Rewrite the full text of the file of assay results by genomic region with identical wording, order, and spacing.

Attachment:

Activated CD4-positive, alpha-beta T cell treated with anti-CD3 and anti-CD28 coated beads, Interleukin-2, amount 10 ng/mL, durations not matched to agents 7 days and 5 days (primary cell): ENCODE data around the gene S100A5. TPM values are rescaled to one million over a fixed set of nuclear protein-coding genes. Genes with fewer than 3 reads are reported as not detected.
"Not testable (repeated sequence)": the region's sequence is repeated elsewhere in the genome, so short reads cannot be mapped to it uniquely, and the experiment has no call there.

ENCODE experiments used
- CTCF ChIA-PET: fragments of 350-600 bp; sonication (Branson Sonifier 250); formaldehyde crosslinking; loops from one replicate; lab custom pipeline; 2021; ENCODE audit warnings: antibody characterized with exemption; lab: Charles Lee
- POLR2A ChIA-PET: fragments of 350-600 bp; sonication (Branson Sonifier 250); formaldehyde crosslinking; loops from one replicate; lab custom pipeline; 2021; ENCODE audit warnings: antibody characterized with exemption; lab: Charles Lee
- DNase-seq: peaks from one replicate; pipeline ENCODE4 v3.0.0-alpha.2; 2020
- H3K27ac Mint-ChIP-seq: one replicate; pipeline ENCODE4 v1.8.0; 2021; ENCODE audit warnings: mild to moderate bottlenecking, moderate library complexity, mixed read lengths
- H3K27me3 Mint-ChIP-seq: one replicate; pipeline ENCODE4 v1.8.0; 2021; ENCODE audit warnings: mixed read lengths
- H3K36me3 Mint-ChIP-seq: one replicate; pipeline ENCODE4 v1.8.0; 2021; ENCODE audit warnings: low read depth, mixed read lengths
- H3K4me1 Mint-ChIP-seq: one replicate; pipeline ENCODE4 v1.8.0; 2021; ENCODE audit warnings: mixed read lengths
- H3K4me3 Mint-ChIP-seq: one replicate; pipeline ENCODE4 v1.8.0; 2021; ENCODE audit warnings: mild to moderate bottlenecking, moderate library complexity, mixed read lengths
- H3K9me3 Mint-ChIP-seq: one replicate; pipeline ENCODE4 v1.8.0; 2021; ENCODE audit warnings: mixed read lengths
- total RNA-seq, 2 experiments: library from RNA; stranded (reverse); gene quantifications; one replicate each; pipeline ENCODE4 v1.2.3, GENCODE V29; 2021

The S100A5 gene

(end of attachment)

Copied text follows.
Activated CD4-positive, alpha-beta T cell treated with anti-CD3 and anti-CD28 coated beads, Interleukin-2, amount 10 ng/mL, durations not matched to agents 7 days and 5 days (primary cell): ENCODE data around the gene S100A5. TPM values are rescaled to one million over a fixed set of nuclear protein-coding genes. Genes with fewer than 3 reads are reported as not detected.
"Not testable (repeated sequence)": the region's sequence is repeated elsewhere in the genome, so short reads cannot be mapped to it uniquely, and the experiment has no call there.

ENCODE experiments used
- CTCF ChIA-PET: fragments of 350-600 bp; sonication (Branson Sonifier 250); formaldehyde crosslinking; loops from one replicate; lab custom pipeline; 2021; ENCODE audit warnings: antibody characterized with exemption; lab: Charles Lee
- POLR2A ChIA-PET: fragments of 350-600 bp; sonication (Branson Sonifier 250); formaldehyde crosslinking; loops from one replicate; lab custom pipeline; 2021; ENCODE audit warnings: antibody characterized with exemption; lab: Charles Lee
- DNase-seq: peaks from one replicate; pipeline ENCODE4 v3.0.0-alpha.2; 2020
- H3K27ac Mint-ChIP-seq: one replicate; pipeline ENCODE4 v1.8.0; 2021; ENCODE audit warnings: mild to moderate bottlenecking, moderate library complexity, mixed read lengths
- H3K27me3 Mint-ChIP-seq: one replicate; pipeline ENCODE4 v1.8.0; 2021; ENCODE audit warnings: mixed read lengths
- H3K36me3 Mint-ChIP-seq: one replicate; pipeline ENCODE4 v1.8.0; 2021; ENCODE audit warnings: low read depth, mixed read lengths
- H3K4me1 Mint-ChIP-seq: one replicate; pipeline ENCODE4 v1.8.0; 2021; ENCODE audit warnings: mixed read lengths
- H3K4me3 Mint-ChIP-seq: one replicate; pipeline ENCODE4 v1.8.0; 2021; ENCODE audit warnings: mild to moderate bottlenecking, moderate library complexity, mixed read lengths
- H3K9me3 Mint-ChIP-seq: one replicate; pipeline ENCODE4 v1.8.0; 2021; ENCODE audit warnings: mixed read lengths
- total RNA-seq, 2 experiments: library from RNA; stranded (reverse); gene quantifications; one replicate each; pipeline ENCODE4 v1.2.3, GENCODE V29; 2021

The S100A5 gene